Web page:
With that, I can only share my personal shifts in fashion consumption habits. These are the small steps I've taken for now, and what I hope is that they encourage you to further your exploration and reflection into your own consumption habits.


In the last three to four months I've hardly bought new clothes. Actually, I've only bought from thrift stores and a couple of Singaporean brands, namely, Yeomama Batik and Chota House Collective. Buying from small local brands has a certain charm to it because I get to talk to the owners and learn about their products -intimate conversations I wouldn't be able to have with large corporations. For these two brands, they've been open with sharing with me their processes of how their clothes are made and are usually excited to talk about it because they are so close to their creations. Even though I cannot assume they are in full control of their supply chain, their openness is an indication of honest production and genuine care for their products, their employees and their processes.



Yeomama Batik kimonos

Because both brands involve individual seamstresses, there is a slowing down of production and consumption compared to machine-produced clothes. Yeomama Batik had to wait on their team in Indonesia to return from an extended Hari Raya holiday before receiving new stock. Amidst the increasingly insane pace of the fast fashion system where production had gone from four collections a year to a new collection every two weeks, this enforced patience that allows for humaneness is very welcome, even refreshing.


Besides decreasing my consumption - I used to be a serious impulse buyer, your typical see-now-buy-now shopper - I also streamlined my wardrobe, for several reasons - 1. A clearer wardrobe = a clearer mind, 2. I don't actually need so many things, 3. It's a challenge to my creativity in terms of styling, 4. Reduced wastage + I can pass on clothing I have previously enjoyed to others. The last point relates to selling or donating clothes and bags in good condition to a cause of my choice, closing my own little loop of fashion consumption.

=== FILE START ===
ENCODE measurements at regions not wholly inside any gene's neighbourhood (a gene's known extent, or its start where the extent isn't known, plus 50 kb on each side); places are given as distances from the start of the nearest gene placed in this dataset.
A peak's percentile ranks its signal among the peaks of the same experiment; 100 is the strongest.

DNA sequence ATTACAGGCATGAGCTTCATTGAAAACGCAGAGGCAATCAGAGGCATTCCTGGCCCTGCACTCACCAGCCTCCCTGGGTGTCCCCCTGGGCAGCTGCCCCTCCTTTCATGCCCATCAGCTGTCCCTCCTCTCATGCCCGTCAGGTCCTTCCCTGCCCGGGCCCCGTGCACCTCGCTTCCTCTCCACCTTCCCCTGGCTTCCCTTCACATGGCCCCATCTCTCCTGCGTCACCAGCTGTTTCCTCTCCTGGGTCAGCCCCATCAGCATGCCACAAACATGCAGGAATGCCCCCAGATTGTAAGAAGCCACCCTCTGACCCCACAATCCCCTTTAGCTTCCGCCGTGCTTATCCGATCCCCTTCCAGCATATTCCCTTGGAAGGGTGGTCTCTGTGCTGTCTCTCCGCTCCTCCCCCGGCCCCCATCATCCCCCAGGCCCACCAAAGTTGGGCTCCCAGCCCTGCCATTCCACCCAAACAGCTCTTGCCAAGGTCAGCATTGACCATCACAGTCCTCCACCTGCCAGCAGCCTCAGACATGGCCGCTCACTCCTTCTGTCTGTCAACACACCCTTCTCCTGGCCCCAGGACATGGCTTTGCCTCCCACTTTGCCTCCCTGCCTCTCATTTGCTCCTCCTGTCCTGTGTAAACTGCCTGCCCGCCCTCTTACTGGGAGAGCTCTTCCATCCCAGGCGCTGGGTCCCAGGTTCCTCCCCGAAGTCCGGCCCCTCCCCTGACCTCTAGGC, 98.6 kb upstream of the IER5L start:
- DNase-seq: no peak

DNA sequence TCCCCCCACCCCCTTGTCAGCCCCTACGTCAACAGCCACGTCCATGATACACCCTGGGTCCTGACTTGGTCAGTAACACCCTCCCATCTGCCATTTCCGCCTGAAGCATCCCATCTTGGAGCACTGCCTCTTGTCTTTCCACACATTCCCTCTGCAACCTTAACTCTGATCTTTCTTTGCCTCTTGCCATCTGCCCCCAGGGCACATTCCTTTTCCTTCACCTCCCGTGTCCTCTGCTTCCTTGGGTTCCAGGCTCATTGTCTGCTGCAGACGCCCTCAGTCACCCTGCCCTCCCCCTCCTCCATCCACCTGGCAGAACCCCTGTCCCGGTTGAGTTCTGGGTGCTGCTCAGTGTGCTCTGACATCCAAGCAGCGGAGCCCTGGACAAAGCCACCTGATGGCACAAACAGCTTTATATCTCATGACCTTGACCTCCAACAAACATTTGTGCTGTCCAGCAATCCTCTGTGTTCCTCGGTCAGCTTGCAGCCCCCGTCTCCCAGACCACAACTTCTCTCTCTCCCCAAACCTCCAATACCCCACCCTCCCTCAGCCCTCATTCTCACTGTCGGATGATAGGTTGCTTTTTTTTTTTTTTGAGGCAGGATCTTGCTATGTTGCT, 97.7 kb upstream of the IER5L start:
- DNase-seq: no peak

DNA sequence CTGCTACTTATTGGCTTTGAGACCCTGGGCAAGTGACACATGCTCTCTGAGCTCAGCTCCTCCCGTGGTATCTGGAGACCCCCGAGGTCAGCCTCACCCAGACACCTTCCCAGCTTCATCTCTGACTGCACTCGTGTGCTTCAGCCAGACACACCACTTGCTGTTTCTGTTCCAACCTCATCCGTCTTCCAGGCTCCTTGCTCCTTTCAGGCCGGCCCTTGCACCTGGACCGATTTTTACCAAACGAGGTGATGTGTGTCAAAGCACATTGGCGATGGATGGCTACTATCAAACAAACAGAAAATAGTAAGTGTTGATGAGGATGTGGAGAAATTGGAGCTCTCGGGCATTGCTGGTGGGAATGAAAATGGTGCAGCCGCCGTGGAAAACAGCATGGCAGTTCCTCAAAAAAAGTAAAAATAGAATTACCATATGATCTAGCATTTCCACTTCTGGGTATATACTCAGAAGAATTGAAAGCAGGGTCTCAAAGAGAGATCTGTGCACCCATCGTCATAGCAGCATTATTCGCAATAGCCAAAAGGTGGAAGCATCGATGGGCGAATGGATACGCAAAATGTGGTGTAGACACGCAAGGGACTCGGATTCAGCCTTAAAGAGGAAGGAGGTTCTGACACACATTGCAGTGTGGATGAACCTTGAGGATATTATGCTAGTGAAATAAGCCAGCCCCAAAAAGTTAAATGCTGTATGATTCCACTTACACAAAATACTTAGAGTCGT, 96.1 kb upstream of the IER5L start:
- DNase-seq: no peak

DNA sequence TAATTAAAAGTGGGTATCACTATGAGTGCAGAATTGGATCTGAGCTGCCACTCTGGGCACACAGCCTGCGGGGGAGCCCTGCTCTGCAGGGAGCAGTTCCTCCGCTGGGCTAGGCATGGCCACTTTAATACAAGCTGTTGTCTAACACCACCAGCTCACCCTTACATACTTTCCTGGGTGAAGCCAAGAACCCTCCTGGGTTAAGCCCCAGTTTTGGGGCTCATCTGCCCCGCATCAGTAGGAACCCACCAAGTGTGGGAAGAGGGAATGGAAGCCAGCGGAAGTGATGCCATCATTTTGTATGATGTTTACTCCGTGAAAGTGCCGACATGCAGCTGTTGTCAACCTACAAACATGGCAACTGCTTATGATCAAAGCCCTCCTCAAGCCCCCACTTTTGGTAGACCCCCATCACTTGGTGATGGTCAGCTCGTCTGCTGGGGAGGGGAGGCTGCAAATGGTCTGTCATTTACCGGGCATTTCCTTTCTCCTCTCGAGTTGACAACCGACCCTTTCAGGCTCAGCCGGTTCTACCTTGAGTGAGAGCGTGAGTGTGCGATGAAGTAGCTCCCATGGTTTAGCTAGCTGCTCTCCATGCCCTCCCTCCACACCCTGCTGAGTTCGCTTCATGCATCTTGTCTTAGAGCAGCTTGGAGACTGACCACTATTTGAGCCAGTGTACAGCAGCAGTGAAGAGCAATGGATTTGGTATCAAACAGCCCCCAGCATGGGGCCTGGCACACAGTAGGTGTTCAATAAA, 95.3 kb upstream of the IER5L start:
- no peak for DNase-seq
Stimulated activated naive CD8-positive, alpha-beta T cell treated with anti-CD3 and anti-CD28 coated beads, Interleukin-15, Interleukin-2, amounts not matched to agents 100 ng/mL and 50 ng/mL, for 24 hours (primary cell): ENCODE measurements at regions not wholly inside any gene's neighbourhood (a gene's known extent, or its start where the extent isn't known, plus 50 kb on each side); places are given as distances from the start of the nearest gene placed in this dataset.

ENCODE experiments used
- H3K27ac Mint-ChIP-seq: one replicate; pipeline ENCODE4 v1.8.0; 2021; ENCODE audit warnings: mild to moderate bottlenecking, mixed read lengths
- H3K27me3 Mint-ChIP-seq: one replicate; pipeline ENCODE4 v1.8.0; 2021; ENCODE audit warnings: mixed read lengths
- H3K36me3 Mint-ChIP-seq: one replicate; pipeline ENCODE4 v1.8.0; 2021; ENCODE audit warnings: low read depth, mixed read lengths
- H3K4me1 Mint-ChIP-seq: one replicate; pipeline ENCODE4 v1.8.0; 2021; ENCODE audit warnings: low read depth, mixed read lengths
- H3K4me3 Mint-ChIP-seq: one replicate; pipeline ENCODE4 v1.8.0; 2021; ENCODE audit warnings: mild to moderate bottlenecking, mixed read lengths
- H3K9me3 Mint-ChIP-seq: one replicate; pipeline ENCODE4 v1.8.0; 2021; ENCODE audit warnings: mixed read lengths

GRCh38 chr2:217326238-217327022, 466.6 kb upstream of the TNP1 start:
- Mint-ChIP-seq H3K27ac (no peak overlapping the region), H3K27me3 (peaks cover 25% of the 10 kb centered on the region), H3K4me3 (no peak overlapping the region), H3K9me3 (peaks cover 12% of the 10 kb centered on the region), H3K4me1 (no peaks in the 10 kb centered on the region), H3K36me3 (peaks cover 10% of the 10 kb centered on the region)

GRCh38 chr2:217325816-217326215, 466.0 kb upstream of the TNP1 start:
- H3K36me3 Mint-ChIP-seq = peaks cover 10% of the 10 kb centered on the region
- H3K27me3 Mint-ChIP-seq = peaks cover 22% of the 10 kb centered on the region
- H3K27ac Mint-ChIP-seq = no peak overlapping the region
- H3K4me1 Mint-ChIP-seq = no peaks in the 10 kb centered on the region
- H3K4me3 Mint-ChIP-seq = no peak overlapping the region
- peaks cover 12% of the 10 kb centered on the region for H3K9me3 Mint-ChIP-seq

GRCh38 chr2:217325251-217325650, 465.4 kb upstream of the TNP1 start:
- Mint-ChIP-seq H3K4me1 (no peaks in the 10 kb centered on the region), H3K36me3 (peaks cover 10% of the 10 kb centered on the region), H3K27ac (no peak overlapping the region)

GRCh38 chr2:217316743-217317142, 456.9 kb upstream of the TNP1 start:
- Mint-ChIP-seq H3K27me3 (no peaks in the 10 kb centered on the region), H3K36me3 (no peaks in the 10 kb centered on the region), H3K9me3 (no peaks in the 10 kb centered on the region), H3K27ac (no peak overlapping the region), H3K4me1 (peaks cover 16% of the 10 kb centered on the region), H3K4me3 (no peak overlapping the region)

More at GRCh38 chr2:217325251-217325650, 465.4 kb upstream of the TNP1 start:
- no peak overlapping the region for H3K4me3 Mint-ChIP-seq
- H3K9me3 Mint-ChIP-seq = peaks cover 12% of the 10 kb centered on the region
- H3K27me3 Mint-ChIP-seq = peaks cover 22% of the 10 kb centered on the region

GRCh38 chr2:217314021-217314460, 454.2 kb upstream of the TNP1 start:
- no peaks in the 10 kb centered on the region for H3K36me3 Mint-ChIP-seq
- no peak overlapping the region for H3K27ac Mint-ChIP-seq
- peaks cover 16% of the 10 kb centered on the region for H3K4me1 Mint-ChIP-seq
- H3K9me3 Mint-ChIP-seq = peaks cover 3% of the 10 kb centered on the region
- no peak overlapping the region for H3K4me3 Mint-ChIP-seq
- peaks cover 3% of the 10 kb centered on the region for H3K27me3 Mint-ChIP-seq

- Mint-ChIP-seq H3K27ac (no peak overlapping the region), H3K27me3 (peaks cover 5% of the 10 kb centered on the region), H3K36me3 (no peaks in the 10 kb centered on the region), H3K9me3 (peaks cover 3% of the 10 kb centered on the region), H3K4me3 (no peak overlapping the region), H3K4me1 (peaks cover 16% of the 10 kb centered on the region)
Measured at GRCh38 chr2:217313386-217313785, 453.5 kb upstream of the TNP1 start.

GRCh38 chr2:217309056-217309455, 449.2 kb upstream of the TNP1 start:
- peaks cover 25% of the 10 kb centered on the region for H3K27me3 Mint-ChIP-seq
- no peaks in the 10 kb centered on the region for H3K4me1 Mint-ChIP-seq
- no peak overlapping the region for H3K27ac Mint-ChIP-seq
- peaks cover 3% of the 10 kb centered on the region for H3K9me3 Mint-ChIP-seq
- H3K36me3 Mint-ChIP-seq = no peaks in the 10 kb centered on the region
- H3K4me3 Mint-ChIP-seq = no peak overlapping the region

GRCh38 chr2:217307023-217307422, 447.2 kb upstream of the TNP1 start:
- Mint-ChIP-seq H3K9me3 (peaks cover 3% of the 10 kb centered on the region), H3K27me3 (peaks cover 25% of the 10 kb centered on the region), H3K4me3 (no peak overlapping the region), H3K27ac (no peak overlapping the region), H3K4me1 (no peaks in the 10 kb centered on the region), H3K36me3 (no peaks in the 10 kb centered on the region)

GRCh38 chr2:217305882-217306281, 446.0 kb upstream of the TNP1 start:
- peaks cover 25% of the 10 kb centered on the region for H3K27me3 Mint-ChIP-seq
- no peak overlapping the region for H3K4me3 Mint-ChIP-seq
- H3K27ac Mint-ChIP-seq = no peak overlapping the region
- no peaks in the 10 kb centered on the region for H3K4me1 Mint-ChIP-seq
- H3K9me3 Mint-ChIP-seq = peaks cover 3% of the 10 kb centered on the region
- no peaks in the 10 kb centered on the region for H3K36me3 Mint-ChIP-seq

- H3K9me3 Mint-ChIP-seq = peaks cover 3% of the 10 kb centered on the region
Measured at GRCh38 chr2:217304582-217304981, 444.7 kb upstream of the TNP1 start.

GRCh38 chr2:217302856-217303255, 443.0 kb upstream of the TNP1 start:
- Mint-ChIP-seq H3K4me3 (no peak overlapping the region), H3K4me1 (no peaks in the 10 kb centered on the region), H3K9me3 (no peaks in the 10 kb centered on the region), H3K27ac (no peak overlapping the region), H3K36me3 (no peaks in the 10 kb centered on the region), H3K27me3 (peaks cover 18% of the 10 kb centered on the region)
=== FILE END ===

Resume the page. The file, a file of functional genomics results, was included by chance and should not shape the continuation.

It may appear ironic that in the same breath I'm telling you about brands to buy from, but my point is to ask the right questions & have clear priorities before taking out your wallet; this would narrow your choices & make you more immune to the seduction of commodities and generic advertising.


A couple of other ideas that I've yet to put into practice but hope to soon - clothes swapping (see Swapaholic, Style Theory, The Fashion Pulpit) and upcycling. At the heart of this all is the question, why do we have an affinity for change/newness? But that's a question for another time.


I'm not saying that these practices are easy. They take time and effort, but the rewards are worth it. It also takes a lot of determination, especially in a city where every building and signboard screams, "BUY! BUY! BUY!" - the temptation in the pretty shop windows and on aesthetic Instagram feeds is real! But through time, persistence, and habituation, the temptation dissipates. And whether the change was sparked from guilt, moral indignation, or social pressure, it transforms into a longevity of practice, from conscious action to accustomed in the subconscious.